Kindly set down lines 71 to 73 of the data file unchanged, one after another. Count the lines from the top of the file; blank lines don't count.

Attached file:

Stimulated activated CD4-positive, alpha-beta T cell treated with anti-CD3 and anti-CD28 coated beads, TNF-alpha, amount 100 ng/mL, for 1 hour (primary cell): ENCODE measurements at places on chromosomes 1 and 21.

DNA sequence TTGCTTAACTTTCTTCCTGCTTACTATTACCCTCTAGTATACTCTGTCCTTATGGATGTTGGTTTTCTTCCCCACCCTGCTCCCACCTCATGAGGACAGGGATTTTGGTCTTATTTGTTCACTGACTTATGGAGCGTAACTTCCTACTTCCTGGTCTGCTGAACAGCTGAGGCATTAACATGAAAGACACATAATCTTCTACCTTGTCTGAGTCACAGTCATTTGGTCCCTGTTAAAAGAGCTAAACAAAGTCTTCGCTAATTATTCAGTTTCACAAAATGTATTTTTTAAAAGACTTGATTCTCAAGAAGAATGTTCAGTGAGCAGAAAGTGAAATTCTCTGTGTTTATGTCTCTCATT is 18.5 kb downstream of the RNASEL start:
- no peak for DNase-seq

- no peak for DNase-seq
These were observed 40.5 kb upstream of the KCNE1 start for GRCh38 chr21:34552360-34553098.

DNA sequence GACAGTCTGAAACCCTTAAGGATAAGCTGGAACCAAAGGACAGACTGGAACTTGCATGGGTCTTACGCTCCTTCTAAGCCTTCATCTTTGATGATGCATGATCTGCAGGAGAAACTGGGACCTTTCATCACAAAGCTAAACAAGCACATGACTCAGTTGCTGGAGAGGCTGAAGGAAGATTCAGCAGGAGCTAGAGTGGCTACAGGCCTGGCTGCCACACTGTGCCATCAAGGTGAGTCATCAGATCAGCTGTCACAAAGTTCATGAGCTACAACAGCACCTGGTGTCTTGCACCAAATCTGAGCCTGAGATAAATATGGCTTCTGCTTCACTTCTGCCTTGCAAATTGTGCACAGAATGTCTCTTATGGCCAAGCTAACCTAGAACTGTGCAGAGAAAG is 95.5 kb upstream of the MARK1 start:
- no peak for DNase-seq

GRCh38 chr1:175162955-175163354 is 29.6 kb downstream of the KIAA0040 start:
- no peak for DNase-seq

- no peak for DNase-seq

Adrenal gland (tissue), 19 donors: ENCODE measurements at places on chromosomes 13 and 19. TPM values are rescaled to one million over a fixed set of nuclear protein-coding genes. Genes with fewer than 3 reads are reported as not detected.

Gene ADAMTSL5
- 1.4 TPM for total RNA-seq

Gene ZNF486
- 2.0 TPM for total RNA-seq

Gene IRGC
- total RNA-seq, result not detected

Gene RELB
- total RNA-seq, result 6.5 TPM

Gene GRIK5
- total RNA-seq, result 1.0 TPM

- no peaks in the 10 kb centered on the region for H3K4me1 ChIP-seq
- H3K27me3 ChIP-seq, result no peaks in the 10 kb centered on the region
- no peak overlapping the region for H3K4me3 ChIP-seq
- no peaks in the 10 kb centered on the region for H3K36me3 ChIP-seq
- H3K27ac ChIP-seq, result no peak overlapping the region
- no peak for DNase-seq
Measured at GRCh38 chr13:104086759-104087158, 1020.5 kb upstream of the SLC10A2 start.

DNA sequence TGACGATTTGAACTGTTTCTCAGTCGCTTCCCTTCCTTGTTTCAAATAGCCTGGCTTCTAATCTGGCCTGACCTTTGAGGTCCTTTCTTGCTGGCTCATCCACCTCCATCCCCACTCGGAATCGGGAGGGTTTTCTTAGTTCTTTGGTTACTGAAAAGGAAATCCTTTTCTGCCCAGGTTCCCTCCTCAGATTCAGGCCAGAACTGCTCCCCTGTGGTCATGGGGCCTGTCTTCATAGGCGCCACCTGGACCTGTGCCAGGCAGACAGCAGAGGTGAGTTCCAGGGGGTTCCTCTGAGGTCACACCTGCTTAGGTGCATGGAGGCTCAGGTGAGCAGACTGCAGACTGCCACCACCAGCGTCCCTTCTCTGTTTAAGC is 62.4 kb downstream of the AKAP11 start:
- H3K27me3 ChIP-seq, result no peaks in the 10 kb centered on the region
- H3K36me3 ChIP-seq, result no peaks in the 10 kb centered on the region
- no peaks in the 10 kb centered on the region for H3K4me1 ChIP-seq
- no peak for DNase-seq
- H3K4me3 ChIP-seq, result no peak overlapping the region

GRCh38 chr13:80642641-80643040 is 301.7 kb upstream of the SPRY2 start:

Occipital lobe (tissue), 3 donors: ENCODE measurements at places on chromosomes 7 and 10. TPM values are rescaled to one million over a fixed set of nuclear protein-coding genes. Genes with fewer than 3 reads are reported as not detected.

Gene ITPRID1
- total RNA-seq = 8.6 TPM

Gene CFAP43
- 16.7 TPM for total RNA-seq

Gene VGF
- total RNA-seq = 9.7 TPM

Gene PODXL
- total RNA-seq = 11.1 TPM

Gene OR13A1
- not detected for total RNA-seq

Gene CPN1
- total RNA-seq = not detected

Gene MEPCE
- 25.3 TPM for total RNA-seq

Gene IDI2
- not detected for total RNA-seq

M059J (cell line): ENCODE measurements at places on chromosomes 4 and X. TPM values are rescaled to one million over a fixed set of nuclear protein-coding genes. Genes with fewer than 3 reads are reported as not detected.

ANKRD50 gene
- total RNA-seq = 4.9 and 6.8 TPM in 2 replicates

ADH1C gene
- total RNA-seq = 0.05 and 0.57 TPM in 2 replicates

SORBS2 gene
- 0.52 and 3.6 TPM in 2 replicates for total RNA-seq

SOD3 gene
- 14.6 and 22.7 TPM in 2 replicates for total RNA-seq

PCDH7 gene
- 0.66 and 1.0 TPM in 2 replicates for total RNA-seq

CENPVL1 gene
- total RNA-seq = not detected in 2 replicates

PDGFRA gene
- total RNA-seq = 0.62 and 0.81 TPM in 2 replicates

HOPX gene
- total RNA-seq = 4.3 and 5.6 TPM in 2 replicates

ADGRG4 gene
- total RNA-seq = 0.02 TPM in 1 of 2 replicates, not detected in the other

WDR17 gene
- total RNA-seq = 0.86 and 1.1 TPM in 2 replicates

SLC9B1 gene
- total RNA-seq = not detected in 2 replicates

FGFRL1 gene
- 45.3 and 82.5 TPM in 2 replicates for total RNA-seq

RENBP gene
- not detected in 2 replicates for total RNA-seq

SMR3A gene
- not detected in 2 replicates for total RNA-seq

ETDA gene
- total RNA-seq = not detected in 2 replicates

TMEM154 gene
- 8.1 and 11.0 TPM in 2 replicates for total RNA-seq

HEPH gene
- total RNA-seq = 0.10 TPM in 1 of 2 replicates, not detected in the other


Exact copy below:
- total RNA-seq = 0.02 TPM in 1 of 2 replicates, not detected in the other

WDR17 gene
- total RNA-seq = 0.86 and 1.1 TPM in 2 replicates